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47ABC joins Maryland Coastal Bays Program to conduct terrapin research

47ABC joins Maryland Coastal Bays Program to conduct terrapin research

47ABC - The diamondback terrapin may be the state reptile of Maryland, but not much is actually known about the species. Jennifer Rafter, who is the technical coordinator at the Maryland Coastal Bays Program says "diamondback terrapins emerge from hibernation in the spring, and when they first emerge they're found in aggregations. Nobody knows why they gather in groups, they may gather to mate, and then they disperse as the weather gets warmer". 

Because of this, organizations from the entire East coast take advantage of the grouping to try to get an accurate count.  47ABC joined the Maryland Coastal Bays Program along with a group from Salisbury University's biology program to head out in the bays in search of turtles. 

Waiting for the turtles to surface requires patience, but as the turtles come up for air, the heads were counted.  The exact coordinates of the sighting are recorded, and combined with a larger data collection including water temperature, air temperature, and cloud cover.  This all then is funneled into a cumulative database for the entire East Coast. 

Since the 47ABC crew joined the team on an overcast day, not many turtles were able to bask in the sun as they like to do.  So the Salisbury University team jumped into action collecting rock snails.  The snails can host a parasite that can only get onto the snail's shell by hitching a ride on the terrapin. Salisbury universty Professor Ann Barse says "If you find this parasite - pleurogonius malaclemys - in the cyst form on the snail, you can say without a doubt that diamondback terrapins are nearby." The snail's that were collected on Thursday by the team did not host any of the parasites they were looking for, but that is only one indicator of the terrapin population.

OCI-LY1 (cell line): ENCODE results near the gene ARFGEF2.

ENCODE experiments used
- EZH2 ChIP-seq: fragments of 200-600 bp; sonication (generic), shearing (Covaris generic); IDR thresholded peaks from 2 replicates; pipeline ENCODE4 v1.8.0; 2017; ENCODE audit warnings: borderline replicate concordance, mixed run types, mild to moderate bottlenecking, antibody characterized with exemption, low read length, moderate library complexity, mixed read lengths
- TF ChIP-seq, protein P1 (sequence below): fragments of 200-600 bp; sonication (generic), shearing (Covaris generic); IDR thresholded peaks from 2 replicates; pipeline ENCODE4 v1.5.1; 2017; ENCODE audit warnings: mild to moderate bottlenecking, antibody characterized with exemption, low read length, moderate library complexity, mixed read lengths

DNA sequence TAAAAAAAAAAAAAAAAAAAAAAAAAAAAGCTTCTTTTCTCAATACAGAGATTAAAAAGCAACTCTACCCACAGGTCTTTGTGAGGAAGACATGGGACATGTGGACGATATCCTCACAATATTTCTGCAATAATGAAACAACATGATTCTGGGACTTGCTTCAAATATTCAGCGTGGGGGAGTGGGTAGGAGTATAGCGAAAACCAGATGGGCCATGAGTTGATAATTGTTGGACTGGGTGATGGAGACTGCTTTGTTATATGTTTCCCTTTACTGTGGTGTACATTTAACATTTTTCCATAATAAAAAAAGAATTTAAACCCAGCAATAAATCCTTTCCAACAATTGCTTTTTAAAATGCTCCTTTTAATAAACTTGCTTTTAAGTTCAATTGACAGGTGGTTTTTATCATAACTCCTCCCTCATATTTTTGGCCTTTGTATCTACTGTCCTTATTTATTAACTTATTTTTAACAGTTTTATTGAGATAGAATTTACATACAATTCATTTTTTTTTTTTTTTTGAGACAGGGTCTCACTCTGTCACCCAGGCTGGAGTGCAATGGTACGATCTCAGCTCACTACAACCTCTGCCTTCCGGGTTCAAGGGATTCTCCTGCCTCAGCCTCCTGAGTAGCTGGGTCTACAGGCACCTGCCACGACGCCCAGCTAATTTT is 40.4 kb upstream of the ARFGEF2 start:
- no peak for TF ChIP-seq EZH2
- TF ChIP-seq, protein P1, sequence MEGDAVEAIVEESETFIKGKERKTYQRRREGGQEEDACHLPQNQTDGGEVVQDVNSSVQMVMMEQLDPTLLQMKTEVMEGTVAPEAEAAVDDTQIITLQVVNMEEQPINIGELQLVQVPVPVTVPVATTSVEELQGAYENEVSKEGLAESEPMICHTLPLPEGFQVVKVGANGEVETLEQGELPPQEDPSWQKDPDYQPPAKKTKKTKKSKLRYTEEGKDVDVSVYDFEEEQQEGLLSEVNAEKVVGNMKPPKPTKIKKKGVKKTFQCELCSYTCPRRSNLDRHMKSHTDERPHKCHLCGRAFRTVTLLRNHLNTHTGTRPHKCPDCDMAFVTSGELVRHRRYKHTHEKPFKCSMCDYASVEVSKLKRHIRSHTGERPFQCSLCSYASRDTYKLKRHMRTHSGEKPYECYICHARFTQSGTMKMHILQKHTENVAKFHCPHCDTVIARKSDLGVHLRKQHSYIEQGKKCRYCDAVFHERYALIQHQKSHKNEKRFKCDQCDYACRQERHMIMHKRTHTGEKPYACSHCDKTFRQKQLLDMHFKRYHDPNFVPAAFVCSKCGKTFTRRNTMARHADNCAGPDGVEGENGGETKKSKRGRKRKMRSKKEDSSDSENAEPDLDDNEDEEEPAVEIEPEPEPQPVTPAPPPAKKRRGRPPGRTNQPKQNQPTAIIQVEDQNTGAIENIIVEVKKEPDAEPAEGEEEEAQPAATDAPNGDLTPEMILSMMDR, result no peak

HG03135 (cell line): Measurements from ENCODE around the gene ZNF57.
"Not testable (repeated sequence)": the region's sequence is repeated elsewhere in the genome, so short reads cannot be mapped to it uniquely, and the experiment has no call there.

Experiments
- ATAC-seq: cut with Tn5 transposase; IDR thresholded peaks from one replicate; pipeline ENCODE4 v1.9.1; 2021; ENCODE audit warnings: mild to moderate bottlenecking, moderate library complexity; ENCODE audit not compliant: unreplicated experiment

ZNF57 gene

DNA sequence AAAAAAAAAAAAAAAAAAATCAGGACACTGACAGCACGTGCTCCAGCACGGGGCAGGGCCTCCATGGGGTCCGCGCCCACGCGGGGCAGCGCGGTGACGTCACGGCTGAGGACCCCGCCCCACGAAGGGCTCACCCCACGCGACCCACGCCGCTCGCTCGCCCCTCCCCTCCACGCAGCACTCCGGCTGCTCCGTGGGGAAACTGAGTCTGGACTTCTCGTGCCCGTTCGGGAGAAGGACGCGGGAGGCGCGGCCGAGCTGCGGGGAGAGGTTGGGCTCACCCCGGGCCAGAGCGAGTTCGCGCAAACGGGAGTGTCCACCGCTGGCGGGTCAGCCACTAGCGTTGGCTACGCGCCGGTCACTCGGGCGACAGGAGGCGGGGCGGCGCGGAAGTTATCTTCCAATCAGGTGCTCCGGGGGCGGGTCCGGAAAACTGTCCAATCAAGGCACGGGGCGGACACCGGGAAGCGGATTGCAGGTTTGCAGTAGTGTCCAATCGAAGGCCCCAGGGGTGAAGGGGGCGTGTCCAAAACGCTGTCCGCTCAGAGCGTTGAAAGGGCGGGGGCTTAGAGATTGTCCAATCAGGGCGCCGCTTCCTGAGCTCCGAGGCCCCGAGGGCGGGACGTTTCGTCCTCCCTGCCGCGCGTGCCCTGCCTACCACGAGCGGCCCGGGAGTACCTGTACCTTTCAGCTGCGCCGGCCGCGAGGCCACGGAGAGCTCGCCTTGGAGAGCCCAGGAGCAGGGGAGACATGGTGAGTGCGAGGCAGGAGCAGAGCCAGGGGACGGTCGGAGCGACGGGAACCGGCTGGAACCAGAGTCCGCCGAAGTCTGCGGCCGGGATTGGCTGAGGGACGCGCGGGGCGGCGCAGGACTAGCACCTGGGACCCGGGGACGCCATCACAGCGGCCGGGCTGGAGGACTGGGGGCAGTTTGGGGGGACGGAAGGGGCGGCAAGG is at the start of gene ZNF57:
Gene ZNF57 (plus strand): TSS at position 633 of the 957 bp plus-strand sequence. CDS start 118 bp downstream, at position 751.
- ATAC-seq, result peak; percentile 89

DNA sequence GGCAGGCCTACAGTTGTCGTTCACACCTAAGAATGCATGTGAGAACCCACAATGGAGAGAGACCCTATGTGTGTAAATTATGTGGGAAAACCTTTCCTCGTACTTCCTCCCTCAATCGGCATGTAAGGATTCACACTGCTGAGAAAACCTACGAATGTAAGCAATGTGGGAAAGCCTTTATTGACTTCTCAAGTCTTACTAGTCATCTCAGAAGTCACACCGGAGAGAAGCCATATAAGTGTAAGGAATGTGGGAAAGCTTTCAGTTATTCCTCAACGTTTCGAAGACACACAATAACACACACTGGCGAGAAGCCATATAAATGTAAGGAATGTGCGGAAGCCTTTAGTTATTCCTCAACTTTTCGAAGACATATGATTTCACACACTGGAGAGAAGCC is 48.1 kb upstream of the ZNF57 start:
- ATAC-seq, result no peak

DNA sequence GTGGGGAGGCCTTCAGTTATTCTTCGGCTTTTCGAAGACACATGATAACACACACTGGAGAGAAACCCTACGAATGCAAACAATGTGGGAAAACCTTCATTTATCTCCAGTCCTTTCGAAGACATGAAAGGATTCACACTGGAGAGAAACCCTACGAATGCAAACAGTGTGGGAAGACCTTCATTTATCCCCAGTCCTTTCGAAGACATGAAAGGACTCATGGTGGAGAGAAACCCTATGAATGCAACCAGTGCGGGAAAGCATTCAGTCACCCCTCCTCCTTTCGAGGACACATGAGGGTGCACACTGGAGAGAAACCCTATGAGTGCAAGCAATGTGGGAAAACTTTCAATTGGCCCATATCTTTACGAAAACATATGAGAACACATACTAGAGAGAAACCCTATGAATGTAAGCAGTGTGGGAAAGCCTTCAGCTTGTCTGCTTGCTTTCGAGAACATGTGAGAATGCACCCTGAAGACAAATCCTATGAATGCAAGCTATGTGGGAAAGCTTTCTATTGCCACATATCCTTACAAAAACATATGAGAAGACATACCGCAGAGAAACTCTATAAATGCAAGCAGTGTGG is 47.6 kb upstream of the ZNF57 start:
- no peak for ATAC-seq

The area of the Maryland Coastal bays are one of the more prominent areas that the terrapins are found, but such little information has been collected, it's hard to really know teh true population.  Roman Jesien, who is the Science coordinator at the Coastal Bays program says research like this is so important. "We try to keep tabs on most of the organisms that are in our ecosystem, because if we lose one species then the others are endangered" Jesien frankly mentions to 47ABC.

Jesien also mentioned that research groups like his are stuck in a vicious circle when it comes to funding for research on a species like the diamondback terrapin. "That is the tough part to get the funding. Unless it's endangered, but you don't know if its endangered unless you look at it right? So it's kind of a matter of if you're not looking for it you don't know what's happening with it" he explains. 

Regardless of funding, the researchers tell 47ABC that scouting trips like the turtle count help give a more broad understanding of the species, and that can go a long way in the conservation of not just the turtles, but the entire ecosystem.


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